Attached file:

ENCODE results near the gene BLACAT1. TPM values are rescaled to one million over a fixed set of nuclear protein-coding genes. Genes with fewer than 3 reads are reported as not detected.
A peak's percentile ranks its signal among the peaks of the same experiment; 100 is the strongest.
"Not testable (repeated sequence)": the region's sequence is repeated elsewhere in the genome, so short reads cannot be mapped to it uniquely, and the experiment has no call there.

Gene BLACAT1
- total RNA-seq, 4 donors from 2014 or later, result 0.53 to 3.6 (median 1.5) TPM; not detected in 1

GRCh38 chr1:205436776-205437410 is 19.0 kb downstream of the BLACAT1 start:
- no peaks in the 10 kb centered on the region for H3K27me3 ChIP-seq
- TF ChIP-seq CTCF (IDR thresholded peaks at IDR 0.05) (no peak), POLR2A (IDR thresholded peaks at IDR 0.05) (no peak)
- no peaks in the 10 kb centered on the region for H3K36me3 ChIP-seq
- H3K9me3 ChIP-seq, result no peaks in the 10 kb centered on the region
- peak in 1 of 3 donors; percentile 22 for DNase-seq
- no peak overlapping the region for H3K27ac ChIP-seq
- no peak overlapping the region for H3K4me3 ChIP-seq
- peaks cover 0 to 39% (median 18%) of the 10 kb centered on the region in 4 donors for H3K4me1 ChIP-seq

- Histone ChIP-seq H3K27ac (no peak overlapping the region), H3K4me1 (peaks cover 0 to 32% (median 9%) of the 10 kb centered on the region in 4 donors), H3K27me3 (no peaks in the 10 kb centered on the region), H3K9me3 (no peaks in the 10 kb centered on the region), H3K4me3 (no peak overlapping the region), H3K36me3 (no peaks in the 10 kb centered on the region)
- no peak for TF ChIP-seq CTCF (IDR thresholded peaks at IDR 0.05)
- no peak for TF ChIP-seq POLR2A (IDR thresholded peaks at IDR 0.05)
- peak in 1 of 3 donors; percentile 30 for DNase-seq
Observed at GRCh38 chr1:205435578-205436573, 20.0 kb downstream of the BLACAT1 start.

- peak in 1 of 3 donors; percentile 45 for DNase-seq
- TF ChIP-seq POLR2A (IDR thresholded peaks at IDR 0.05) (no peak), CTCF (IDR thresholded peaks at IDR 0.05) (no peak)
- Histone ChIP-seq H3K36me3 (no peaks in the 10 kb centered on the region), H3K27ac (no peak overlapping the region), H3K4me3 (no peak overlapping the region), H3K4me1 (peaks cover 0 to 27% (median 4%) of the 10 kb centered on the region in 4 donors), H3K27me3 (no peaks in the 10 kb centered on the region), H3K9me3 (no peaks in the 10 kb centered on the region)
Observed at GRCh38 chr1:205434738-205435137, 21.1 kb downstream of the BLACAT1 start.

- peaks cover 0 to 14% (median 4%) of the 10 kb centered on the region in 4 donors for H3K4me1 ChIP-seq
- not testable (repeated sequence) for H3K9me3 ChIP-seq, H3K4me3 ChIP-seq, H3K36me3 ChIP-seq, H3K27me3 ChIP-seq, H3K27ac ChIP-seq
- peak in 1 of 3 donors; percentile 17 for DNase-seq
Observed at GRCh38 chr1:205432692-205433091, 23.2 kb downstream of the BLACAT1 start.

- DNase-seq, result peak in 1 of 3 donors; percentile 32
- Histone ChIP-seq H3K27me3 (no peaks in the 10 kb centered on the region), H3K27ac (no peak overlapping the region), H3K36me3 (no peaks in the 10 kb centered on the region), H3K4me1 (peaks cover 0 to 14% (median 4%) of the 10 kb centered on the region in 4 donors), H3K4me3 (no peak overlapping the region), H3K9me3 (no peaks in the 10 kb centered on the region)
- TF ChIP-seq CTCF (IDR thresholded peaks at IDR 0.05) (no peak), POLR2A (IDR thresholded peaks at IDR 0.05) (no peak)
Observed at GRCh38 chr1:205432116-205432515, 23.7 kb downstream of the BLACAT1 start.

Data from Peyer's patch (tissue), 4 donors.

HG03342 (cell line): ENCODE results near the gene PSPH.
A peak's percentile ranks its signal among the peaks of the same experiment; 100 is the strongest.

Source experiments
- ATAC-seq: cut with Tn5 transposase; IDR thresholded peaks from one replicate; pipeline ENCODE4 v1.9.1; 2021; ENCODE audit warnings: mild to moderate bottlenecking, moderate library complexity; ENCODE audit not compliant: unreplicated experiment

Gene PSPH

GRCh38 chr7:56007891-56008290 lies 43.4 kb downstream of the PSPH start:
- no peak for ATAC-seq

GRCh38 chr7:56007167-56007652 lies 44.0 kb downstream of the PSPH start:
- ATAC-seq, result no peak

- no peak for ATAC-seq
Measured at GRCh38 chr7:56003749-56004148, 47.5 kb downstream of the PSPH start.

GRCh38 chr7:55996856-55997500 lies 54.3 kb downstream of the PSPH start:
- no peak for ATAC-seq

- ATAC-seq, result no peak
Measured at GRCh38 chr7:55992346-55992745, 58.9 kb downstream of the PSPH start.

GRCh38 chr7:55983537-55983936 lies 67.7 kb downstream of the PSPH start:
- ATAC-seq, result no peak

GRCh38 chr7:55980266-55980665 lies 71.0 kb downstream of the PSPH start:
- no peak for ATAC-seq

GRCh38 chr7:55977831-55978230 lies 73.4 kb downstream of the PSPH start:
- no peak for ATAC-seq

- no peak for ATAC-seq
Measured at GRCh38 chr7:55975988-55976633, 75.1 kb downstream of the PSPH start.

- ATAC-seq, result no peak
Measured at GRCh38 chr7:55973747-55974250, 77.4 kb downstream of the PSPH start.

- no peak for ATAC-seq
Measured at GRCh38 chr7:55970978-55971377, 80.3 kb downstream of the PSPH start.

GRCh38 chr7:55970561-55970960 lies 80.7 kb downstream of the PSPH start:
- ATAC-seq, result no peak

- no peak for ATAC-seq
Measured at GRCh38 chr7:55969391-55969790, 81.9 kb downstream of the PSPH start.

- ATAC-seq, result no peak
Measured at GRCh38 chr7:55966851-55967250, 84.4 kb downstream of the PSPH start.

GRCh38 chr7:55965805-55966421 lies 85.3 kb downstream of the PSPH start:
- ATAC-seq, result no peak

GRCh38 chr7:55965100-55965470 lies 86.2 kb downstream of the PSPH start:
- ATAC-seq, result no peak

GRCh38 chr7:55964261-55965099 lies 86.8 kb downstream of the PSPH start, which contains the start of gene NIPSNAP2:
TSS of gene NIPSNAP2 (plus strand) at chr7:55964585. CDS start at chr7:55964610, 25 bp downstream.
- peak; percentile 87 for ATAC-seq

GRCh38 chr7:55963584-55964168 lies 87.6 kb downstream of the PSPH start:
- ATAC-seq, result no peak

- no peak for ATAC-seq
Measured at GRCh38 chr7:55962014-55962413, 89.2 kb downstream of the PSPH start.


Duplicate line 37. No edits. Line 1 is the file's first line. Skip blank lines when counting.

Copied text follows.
Gene PSPH